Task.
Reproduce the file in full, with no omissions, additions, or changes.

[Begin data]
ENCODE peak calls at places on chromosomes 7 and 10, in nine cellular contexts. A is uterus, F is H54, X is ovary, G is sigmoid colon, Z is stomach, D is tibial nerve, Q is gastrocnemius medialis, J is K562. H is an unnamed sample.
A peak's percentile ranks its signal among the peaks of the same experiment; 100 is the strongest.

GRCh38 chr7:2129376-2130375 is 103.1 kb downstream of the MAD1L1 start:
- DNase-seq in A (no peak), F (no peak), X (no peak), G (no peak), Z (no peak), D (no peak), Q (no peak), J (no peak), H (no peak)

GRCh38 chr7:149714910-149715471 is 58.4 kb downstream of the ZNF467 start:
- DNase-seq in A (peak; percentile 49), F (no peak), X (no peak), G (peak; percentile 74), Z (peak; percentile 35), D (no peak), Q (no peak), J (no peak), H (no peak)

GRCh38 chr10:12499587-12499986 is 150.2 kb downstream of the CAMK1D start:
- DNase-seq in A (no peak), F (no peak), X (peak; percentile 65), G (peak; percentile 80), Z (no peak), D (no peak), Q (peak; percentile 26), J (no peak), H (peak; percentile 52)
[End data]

ENCODE peak calls at places on chromosomes 7 and 10, in nine cellular contexts. A is uterus, F is H54, X is ovary, G is sigmoid colon, Z is stomach, D is tibial nerve, Q is gastrocnemius medialis, J is K562. H is an unnamed sample.
A peak's percentile ranks its signal among the peaks of the same experiment; 100 is the strongest.

GRCh38 chr7:2129376-2130375 is 103.1 kb downstream of the MAD1L1 start:
- DNase-seq in A (no peak), F (no peak), X (no peak), G (no peak), Z (no peak), D (no peak), Q (no peak), J (no peak), H (no peak)

GRCh38 chr7:149714910-149715471 is 58.4 kb downstream of the ZNF467 start:
- DNase-seq in A (peak; percentile 49), F (no peak), X (no peak), G (peak; percentile 74), Z (peak; percentile 35), D (no peak), Q (no peak), J (no peak), H (no peak)

GRCh38 chr10:12499587-12499986 is 150.2 kb downstream of the CAMK1D start:
- DNase-seq in A (no peak), F (no peak), X (peak; percentile 65), G (peak; percentile 80), Z (no peak), D (no peak), Q (peak; percentile 26), J (no peak), H (peak; percentile 52)